Ryobu Shinto (両部神道)
In esoteric Buddhism, the universe is considered to be the manifestation of Dainichi nyorai (Mahavairocana). It is represented in the rules written in the Ryokai mandala Kongokai mandala centered around Dainichi nyorai and also in the Ryokai mandala Taizo mandara. The Butsu bosatsu drawn in the mandalas of the two realms, Vajradhatsu (Diamond realm) and Garbhadhatsu (Womb realm), were considered the true forms of Buddha, and god (Shinto) was interpreted as its manifested form.
The birth of Ryobu Shinto can be traced back to the introduction of Buddhism.
With the official introduction of Buddhism, Shinto, the faith in Japan since ancient times, was significantly challenged. Shinzen dokkyo (reading Buddhist sutras to god) was introduced, believing that Japanese gods were also seeking nirvana through Buddhism, Jingu-ji temples were built on the premises of shrines, and statues of god were made under the influence of Buddhism.
Around the end of the 8th century, Japanese gods were considered as one with Buddha, and the Honji-suijaku theory was born, which claims that the true form of Buddha, appeared temporarily in form of a god to save the people of Japan, and this later became the foundation for the idea of synchronizing Shinto and Buddhism.
In the latter half of the Heian period, Buddhist Shinto theory was developed by monks as a religious principle explaining Shinto theoretically. Among the two esoteric Buddhism that were mainstream in those days, the one adopting the teachings of the Tendai Sect was Sanno Shinto, and the one adopting the teachings of the Shingon Sect was Ryobu Shinto.
Both use the religious principles of esoteric Buddhism, mainstream at that time, to explain Oharae no kotoba and to describe the gods and enshrined deities of shrines that appeared in Japanese mythology.
Both were based on apocryphal books using Saicho, Kukai, etc. as a pretext for selectors, and were instructed as secrets of each shrine, or in some cases, became known among people through Shugendo (Japanese mountain asceticism-shamanism incorporating Shinto and Buddhist concepts). These were theorized in the Kamakura period, and later generated many Shinto theologies.
In Ryobu Shinto, Amaterasu Omikami, the enshrined deity of Ise-naiku (inner shrine), is the Dainichi nyorai of Garbhadhatsu, a Brahma-Deva, and a juniten (twelve deities), while Toyouke no Omikami of Ise-geku (outer shrine) is the Dainichi nyorai of Vajradhatsu, a Brahma-Deva, and a juniten. The Naiku and Geku of Ise Jingu Shrine are of the two realms, Vajradhatsu and Garbhadhatsu, and these two realms combined as one constitutes Ise Jingu Shrine, the manifestation of Dainichi nyorai.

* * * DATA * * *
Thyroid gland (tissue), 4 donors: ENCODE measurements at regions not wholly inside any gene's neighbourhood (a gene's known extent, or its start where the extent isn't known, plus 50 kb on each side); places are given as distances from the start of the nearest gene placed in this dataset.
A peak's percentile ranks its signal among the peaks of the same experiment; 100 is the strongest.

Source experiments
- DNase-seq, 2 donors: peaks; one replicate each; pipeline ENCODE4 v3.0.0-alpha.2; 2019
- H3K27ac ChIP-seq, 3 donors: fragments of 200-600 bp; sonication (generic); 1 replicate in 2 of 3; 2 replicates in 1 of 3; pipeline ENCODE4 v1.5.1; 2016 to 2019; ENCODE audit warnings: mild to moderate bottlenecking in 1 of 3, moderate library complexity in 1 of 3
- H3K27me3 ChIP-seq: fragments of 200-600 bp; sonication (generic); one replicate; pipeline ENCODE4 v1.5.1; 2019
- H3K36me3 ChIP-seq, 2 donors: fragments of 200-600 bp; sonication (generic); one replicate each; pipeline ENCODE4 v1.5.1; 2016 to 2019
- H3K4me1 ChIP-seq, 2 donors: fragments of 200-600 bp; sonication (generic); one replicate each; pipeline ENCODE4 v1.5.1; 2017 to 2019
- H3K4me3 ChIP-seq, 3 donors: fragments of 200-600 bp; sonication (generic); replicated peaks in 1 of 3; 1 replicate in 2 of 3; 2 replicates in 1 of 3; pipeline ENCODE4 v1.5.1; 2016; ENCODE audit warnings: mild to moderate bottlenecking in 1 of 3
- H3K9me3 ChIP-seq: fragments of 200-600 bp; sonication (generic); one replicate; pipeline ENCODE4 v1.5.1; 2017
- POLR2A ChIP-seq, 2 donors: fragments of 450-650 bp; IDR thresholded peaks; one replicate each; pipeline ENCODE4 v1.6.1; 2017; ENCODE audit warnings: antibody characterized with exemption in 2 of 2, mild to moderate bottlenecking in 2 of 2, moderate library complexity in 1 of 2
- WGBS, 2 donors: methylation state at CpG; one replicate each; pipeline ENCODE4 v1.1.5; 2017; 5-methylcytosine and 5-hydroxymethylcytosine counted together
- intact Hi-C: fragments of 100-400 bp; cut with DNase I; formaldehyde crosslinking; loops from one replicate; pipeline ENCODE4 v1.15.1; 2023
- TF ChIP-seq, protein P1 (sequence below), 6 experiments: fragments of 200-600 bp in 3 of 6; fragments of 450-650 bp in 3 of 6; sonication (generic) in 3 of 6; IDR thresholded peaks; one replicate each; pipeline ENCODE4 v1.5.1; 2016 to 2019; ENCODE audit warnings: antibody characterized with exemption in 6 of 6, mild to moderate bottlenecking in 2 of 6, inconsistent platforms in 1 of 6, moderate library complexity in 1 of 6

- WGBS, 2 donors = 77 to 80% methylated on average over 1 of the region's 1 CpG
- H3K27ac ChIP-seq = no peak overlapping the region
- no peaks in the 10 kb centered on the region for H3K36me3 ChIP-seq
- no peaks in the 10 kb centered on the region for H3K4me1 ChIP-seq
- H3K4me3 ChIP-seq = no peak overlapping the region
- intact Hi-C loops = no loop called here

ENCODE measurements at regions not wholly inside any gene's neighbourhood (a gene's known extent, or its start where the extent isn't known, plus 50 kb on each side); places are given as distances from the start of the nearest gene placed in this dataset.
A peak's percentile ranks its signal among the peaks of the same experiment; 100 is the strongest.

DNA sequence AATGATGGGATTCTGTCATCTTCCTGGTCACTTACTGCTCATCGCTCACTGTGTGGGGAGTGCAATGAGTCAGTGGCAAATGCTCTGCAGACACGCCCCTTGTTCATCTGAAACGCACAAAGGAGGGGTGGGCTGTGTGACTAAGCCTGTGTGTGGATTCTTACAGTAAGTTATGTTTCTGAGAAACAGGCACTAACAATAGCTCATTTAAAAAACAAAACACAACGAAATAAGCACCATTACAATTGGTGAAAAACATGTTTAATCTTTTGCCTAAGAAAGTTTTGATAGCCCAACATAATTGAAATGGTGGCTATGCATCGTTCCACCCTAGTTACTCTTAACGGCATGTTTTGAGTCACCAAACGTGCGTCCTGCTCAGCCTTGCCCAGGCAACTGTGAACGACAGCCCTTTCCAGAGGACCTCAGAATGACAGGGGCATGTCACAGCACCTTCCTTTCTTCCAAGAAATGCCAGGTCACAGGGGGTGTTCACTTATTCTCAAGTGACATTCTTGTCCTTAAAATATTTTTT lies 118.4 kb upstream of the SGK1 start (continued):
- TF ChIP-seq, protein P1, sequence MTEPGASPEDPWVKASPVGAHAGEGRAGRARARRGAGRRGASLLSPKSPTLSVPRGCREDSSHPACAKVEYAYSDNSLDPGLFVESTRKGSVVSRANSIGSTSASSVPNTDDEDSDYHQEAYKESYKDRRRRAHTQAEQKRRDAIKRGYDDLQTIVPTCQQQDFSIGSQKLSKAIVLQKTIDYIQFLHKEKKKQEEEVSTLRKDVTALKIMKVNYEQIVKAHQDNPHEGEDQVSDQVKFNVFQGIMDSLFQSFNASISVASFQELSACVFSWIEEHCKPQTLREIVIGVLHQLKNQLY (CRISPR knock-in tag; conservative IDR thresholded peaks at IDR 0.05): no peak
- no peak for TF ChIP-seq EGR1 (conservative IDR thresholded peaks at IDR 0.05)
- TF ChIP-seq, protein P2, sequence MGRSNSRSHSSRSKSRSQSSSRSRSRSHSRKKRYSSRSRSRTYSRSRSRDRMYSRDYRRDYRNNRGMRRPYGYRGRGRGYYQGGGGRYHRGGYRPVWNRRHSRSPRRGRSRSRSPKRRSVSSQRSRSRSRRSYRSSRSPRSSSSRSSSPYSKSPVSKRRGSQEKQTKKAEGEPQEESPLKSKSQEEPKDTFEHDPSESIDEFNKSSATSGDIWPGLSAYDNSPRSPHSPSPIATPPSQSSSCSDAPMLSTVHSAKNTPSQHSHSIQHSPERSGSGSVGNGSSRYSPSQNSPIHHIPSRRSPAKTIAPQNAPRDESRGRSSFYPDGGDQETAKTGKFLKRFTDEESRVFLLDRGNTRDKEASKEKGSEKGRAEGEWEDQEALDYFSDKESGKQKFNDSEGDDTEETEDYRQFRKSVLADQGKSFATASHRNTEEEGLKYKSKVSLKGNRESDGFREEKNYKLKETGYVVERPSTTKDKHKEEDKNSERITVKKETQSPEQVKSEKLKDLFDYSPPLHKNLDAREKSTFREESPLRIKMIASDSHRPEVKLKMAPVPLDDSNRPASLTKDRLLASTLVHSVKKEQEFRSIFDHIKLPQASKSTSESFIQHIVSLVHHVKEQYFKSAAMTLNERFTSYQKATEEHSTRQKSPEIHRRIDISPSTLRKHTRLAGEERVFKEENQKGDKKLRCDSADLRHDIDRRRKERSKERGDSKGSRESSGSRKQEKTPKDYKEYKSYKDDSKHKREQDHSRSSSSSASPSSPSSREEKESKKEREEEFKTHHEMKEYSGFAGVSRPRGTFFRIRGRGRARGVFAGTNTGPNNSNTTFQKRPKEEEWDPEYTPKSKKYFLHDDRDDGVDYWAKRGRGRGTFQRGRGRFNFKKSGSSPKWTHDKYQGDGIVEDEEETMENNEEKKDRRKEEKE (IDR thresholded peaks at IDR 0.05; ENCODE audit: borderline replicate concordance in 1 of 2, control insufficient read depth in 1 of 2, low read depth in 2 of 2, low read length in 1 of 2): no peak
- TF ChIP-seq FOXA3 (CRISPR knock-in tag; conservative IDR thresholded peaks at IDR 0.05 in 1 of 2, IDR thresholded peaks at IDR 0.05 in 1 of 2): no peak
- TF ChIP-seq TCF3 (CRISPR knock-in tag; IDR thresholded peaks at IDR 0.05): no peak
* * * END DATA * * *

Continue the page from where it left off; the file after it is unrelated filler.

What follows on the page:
Additionally, it applied the trikaya (three bodies of the Buddha) of Buddhist Tathagata to the three gods in the Nihon Shoki (Chronicles of Japan), with Kuninotokotachi no mikoto as hosshin, Kuninosatsuchi no mikoto as hojin, and Toyokumo no mikoto as ojin, and considered these three combined gods to be the Dainichi nyorai, the principal object of worship in esoteric Buddhism.
In addition, it was considered that the seven generations of gods in the Kojiki (Records of Ancient Matters) was equal to Shichibutsutsukaige, and represents the stars of the Big Dipper. Izanagi and Izanami, Kami-sha and Shimo-sha of Suwa-jinja Shrine were also compared to the mandalas of the two realms.
However, by the end of Kamakura period to the period of the Northern and Southern Courts (Japan), as a counteraction to the Shinto theologies by monks, Ise Shinto and Yoshida Shinto, which advocate the Shinponbutsujaku setsu, which claims that god is the true form and Buddha is the temporary form, emerged, and became the mainstream religious principle of Shinto in the Edo period.
During the Meiji period, Ryobu Shinto was dealt a devastating blow by the separation of Buddhism and Shintoism in the first year of Meiji. This resulted in it losing its status as the mainstream Shinto doctrine.